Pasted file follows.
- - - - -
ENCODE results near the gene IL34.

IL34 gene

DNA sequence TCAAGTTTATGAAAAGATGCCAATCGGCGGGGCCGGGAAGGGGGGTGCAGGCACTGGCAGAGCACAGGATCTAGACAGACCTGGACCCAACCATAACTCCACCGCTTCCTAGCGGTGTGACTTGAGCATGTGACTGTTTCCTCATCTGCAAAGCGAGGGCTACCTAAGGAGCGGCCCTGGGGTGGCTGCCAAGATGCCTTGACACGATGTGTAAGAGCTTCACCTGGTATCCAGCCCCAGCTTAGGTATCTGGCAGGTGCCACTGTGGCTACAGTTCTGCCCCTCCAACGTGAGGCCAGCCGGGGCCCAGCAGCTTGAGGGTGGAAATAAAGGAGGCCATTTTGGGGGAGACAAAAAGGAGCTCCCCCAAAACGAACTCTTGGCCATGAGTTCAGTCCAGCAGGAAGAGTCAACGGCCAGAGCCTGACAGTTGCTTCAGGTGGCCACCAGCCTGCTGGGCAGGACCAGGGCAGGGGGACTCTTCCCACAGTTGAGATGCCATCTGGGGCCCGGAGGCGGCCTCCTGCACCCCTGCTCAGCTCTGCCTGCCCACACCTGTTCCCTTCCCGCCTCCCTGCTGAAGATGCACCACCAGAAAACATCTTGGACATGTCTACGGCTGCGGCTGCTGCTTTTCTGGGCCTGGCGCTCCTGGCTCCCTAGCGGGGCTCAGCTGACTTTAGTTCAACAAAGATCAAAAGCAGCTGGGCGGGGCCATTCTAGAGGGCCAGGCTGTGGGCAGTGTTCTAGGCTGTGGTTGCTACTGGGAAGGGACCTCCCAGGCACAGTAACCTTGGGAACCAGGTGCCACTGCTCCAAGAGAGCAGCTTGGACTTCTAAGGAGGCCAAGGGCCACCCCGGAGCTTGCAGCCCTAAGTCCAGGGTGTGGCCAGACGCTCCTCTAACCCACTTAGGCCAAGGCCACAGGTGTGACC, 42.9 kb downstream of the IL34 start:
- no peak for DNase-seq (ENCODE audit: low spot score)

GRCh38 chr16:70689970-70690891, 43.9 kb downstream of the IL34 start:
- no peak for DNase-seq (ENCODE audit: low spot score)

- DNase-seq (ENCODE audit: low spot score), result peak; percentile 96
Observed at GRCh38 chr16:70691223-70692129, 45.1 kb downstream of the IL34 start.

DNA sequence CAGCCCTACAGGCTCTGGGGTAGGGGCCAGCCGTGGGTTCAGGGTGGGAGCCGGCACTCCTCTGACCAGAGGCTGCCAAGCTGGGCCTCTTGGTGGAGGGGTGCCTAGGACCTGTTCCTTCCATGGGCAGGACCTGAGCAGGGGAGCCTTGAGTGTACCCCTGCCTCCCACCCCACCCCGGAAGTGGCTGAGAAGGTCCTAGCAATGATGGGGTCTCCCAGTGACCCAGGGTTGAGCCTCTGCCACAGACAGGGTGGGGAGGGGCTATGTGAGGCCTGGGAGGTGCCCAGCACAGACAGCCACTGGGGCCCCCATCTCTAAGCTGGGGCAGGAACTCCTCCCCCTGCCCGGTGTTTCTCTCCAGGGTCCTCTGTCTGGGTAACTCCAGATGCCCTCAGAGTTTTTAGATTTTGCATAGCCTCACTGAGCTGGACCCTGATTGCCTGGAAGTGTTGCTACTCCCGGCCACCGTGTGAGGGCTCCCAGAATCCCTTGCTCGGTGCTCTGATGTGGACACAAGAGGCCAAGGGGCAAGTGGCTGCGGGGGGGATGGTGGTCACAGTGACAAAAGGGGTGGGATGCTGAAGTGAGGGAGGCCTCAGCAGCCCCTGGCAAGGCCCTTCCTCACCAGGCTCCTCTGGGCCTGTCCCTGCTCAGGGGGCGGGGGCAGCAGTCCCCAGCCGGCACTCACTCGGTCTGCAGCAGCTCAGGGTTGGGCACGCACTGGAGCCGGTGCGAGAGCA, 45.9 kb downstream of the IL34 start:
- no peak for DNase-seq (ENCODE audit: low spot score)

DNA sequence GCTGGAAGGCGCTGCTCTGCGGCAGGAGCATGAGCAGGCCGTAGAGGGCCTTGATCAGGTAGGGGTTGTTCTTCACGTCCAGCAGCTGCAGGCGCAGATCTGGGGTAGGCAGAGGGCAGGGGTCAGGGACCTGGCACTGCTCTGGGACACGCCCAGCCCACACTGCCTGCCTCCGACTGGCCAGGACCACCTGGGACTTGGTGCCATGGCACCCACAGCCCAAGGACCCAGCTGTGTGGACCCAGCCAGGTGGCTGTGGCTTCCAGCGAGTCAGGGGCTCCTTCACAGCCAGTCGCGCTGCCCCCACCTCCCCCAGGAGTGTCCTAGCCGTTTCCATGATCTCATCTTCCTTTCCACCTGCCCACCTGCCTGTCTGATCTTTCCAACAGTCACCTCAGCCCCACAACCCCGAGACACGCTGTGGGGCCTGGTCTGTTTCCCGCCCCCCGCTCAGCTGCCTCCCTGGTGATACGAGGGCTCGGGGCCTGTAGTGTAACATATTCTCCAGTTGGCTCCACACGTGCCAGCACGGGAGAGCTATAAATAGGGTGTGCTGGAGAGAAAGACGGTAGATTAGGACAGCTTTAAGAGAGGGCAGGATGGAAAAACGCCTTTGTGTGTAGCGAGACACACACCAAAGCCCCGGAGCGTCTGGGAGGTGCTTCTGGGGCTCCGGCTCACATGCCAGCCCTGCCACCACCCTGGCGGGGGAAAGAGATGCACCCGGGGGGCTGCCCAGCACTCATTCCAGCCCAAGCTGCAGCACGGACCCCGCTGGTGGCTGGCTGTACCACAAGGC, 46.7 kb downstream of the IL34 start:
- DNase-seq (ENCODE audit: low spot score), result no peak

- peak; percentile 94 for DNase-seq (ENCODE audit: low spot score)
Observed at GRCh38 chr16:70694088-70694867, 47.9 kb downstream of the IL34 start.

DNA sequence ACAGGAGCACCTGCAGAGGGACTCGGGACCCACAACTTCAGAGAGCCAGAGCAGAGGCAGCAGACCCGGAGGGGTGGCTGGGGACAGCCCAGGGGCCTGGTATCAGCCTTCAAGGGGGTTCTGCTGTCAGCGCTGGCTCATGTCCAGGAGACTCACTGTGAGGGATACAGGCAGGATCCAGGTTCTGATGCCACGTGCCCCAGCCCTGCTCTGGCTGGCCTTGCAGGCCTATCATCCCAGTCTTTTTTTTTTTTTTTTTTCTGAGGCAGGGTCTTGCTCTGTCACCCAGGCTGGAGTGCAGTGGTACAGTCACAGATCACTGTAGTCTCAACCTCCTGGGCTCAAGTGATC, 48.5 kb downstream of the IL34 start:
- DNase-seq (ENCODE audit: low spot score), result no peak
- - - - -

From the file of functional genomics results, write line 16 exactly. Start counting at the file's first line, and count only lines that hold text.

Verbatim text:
- DNase-seq (ENCODE audit: low spot score), result no peak